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Aug 30 (Reuters) - It will be a "close call" when U.S. central bank policymakers meet next month to decide whether to ease policy more, the head of the Federal Reserve Bank of Atlanta said on Thursday.
Dennis Lockhart, a centrist voting member on the Federal Reserve's policy-setting committee, said further stimulus would have some positive effect on the U.S. economic recovery, but cautioned the costs of such action are not altogether clear.
"If we were to see deterioration from this point - let's say persistence of job growth numbers that were well below 100,000 a month ... or if we were to see signs of disinflation that could signal the onset of deflation - then there wouldn't be much of a question about policy," Lockhart told CNBC.
"But now I think the policy question is, how much will you gain and of course what are the costs in the short and longer term," he said as an annual central bankers symposium kicked off in Jackson Hole, Wyoming, where Fed President Ben Bernanke gives a much anticipated speech on Friday.
The Fed in late 2008 slashed interest rates to near zero and has since bought $2.3 trillion in long-term securities in an unprecedented drive to spur growth and revive the economy after the worst recession in decades. Yet the recovery, especially in jobs, has been slow and economic growth stumbled this year, stoking expectations the central bank will act again.
Some economists expect Fed policymakers to unveil a third round of asset purchases known as quantitative easing, or QE3, at their Sept. 12-13 meeting.
"Further stimulus, if we were to put that in place, would have some positive effect," Lockhart said on Thursday, adding he was not "overly concerned" about the longer term costs of more action.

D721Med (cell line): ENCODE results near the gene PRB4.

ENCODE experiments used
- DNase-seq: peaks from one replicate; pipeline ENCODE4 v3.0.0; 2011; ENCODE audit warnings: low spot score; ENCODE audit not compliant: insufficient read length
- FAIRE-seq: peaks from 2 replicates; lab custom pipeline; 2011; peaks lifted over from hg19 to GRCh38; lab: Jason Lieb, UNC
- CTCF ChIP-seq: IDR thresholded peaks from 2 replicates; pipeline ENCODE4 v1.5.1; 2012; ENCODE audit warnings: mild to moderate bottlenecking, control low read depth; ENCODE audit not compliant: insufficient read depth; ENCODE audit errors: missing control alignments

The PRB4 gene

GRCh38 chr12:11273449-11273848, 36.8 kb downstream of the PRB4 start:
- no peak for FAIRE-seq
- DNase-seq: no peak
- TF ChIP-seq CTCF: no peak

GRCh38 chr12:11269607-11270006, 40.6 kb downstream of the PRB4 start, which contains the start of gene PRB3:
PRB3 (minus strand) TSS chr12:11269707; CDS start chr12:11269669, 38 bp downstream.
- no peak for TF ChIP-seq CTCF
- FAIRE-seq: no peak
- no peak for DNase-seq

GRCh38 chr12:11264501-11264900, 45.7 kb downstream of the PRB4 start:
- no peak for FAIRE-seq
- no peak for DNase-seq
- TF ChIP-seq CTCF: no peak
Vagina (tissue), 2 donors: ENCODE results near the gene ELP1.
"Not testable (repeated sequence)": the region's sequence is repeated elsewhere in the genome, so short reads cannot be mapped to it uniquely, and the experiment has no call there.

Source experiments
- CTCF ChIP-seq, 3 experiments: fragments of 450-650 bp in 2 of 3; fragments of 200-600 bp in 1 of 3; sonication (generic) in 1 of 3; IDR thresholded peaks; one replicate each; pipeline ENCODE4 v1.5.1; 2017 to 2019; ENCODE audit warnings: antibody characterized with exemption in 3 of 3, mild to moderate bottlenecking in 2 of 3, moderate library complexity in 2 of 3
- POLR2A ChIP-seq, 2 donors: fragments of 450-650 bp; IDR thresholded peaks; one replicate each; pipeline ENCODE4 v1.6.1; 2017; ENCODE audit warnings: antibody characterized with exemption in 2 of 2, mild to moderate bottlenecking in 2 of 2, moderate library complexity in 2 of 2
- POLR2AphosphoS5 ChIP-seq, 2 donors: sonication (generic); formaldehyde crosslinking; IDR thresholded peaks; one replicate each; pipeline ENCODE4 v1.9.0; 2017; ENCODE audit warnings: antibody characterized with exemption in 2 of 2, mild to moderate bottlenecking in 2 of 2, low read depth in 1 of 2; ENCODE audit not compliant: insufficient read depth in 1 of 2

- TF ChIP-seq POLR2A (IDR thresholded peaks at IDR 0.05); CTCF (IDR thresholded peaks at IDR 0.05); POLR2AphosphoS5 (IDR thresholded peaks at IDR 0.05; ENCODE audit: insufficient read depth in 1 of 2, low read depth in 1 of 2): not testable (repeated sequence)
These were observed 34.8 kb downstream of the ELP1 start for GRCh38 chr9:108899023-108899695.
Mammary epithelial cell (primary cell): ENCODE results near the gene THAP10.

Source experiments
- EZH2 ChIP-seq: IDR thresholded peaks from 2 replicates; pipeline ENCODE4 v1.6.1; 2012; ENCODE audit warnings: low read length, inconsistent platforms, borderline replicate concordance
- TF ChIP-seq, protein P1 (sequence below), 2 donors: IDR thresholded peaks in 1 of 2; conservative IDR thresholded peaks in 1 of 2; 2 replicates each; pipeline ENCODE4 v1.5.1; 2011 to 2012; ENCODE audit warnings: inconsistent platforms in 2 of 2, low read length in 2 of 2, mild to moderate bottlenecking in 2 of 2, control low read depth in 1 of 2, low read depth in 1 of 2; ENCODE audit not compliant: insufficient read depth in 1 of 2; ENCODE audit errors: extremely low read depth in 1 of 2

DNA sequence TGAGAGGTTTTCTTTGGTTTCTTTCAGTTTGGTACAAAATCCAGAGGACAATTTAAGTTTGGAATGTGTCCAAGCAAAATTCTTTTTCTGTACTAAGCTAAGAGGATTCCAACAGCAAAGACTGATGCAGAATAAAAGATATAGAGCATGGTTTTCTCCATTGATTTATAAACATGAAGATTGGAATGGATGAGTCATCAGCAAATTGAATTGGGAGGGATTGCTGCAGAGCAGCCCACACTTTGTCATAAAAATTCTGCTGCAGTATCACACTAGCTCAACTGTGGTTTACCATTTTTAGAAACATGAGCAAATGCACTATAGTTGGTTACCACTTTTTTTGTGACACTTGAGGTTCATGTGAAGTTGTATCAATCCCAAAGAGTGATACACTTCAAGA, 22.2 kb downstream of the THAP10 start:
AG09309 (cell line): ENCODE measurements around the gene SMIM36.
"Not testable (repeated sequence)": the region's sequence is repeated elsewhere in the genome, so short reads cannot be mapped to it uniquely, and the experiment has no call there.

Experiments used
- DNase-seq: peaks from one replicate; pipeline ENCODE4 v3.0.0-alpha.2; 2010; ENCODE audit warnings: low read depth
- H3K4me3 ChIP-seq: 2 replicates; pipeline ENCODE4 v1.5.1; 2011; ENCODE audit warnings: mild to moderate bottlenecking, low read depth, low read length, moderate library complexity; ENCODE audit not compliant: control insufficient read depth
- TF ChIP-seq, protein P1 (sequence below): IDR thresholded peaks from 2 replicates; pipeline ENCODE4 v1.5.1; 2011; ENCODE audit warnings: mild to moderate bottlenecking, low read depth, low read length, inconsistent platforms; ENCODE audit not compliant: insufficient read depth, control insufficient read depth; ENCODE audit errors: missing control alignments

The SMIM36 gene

The policymaker argued it was possible for the Fed to push longer-term interest rates even lower than they already are, signaling that could be done by pushing into the future the date the Fed has targeted for keeping overnight rates near zero.
On Aug. 1, the central bank repeated that it expected to keep rates near zero at least through late 2014. Minutes from the meeting show that many Fed policymakers wanted to adjust that date at the time, but that the decision was put off to the September meeting.
Meanwhile, speculation the Fed would loosen policy further has been slightly dampened by a rebound in retail sales and a pick-up in jobs growth in July, a month in which nonfarm payrolls rose by 163,000. But the jobless rate edged up to 8.3 percent last month, and recent data on business spending and inflation supported more action.
Only 44 percent of fund managers in the Reuters global asset allocation poll published Thursday now think the Fed will announce QE3, down from 70 percent in the same poll last month.
Lockhart said it was a good time to "take stock" in the performance of the U.S. economy.
Gross domestic product growth has been around 2 percent throughout the recovery, he said, calling it "very modest" and not "likely to make great progress in bringing down unemployment." Inflation has been "well behaved" near 2 percent, Lockhart added.